- Movie Rating -

Shame (2011)

| December 1, 2011 | 0 Comments

The most intriguing films about sex, for me, are the ones that deal with the people involved. The act itself is merely acrobatics, any idiot with a camera can shoot genitals in action, but it takes a film artist to put meaning behind those acts. Such was the case with Wayne Wang’s brilliant 2001 drama The Center of the World, which dealt with a man hiring a prostitute for a weekend arrangement then falling in love with her. Or there was Louis Malle’s Damage, about an English politician who begins a sexual affair with his son’s fiancé. What those films have in common is that there were real emotions at stake. The sex was athletic but there was a danger to what they were doing. I think that is what Steve McQueen’s Shame is shooting for. It wants to be the kind of edgy drama that deals squarely with meaningless nihilistic sex that ultimately destroys two people. The problem is that it can’t find a foothold to get us involved.

Michael Fassbinder, the most ubiquitous actor of 2011 with roles in X-Men: First Class, Jane Eyre, A Dangerous Method and this film, plays Brandon Sullivan an unapologetically voracious sex addict who lives a lifestyle that is carved out just for this addiction. His vast New York apartment, with its antiseptic white walls, is spare and lifeless, containing only what he needs. When he isn’t working, he’s home on the computer Skyping virtual sex with various women. When he’s out, he usually brings someone home (It isn’t hard to believe, he is a good-looking man). He’s so arrogant that he has no shame in parading his endowment in front his over-sized picture window, or having sex with various partners in broad daylight where everyone within a six block radius can see them. Surprisingly, no one calls the cops.

His life is a routine of real sex, virtual sex, masturbation, prostitutes and fetishes. Yet, to him, it seems to have worn down into a pattern so familiar as to become lifeless. He has sex, it ends, the partner goes home, Brandon goes to bed. That’s it. There’s no real seduction at all. He has become so schooled at picking up women, that he can make eye-contact with a woman on the subway and get her aroused without ever saying a single word. Brandon’s entire sex life is laid out in scenes that only resemble day-to-day life. There doesn’t really seem to be all that much excitement.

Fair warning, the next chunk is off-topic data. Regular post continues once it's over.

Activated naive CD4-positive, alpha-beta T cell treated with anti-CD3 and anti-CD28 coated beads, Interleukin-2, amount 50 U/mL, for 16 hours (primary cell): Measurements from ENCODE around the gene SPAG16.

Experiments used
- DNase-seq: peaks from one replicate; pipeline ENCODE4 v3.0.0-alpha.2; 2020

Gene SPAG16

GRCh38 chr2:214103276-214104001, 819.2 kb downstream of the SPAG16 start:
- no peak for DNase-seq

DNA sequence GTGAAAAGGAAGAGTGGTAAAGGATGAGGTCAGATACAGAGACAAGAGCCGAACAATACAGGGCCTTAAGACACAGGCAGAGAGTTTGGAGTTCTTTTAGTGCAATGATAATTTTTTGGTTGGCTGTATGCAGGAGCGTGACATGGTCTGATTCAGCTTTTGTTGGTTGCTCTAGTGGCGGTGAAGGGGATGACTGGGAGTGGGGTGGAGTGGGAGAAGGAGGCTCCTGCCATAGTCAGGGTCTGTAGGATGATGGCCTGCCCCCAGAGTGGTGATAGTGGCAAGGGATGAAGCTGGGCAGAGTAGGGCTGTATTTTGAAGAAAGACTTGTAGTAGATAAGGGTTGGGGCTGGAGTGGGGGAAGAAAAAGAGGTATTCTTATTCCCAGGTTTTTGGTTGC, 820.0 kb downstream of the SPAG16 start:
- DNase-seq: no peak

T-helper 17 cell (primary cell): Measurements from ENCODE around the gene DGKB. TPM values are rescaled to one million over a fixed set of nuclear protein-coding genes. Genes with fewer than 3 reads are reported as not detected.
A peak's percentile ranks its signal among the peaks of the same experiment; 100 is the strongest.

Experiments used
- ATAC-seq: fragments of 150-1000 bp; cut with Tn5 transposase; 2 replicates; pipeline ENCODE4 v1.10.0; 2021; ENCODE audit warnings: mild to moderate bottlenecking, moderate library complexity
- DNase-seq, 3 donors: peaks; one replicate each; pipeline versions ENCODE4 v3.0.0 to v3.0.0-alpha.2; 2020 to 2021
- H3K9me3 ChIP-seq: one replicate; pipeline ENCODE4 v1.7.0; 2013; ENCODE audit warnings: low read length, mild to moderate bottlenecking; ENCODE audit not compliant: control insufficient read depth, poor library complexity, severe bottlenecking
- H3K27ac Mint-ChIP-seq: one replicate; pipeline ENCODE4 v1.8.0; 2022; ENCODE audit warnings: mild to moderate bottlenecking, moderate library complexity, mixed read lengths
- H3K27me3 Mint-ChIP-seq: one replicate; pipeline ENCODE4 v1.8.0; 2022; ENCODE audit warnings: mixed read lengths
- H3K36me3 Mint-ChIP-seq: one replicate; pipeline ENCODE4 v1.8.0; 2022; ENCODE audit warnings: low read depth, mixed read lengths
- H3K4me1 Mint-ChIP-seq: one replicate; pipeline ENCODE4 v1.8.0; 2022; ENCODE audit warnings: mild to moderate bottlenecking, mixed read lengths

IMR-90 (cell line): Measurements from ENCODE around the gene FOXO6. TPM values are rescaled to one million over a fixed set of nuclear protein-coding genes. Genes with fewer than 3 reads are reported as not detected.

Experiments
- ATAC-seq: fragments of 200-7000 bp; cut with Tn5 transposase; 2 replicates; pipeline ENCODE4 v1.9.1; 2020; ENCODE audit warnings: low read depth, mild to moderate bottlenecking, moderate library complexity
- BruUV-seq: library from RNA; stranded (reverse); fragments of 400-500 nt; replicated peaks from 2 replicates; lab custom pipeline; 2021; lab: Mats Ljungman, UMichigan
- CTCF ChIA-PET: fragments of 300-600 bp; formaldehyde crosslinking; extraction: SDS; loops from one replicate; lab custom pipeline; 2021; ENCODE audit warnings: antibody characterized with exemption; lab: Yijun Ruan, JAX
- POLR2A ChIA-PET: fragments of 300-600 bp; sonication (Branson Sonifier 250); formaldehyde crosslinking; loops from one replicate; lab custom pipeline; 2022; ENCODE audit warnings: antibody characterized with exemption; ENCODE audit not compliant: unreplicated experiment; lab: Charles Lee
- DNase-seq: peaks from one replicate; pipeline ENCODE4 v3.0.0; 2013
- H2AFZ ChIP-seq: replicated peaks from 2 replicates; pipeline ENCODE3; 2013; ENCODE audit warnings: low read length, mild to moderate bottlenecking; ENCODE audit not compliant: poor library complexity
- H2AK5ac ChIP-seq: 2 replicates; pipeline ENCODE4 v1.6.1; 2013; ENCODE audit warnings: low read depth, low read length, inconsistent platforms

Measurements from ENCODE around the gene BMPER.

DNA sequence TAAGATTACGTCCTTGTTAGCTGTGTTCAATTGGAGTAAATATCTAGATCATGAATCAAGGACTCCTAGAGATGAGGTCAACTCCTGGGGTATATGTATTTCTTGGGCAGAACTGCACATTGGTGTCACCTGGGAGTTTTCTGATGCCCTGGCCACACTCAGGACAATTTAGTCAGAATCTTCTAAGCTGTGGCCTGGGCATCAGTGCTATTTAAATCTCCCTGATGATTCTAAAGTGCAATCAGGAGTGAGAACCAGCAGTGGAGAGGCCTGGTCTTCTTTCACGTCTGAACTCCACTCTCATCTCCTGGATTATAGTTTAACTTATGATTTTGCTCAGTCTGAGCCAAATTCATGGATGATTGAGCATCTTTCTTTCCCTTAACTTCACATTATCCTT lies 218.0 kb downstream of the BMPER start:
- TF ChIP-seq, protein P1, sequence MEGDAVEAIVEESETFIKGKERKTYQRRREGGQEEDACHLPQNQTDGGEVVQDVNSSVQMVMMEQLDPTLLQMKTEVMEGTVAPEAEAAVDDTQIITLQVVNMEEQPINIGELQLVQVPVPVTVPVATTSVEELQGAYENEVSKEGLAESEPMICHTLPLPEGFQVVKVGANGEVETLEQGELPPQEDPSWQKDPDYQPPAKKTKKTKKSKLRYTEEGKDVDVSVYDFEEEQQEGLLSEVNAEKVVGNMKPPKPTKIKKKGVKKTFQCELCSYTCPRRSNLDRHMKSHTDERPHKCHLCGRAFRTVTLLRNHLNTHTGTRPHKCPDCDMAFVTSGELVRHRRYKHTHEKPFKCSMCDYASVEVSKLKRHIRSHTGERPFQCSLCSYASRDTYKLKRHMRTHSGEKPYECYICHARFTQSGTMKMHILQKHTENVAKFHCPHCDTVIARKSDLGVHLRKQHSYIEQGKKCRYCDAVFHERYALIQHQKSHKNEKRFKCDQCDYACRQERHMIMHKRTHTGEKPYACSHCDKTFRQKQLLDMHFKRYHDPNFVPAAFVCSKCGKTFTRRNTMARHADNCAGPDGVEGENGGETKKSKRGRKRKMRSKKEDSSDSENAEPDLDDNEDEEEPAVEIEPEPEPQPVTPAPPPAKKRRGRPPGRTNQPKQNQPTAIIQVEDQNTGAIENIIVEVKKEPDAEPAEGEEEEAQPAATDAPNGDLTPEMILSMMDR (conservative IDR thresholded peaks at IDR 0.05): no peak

Brandon, we sense right away, is a cold-hearted bastard. What emotional need once existed in his heart has long-since been brushed away to feed his habit. The only thing he really cares about arrives unexpectedly in his apartment while he’s out: His kid sister Sissy (Carey Mulligan). She’s in trouble and needs a place to stay. Brandon is happy in his life and doesn’t need her around to muck things up. The connection between Brandon and Sissy is interesting. We sense a tense distance between brother and sister yet comfortable enough that being naked around each other is nothing unusual. We sense that some measure of psychological damage exists between them but the movie determines to keep it at a distance.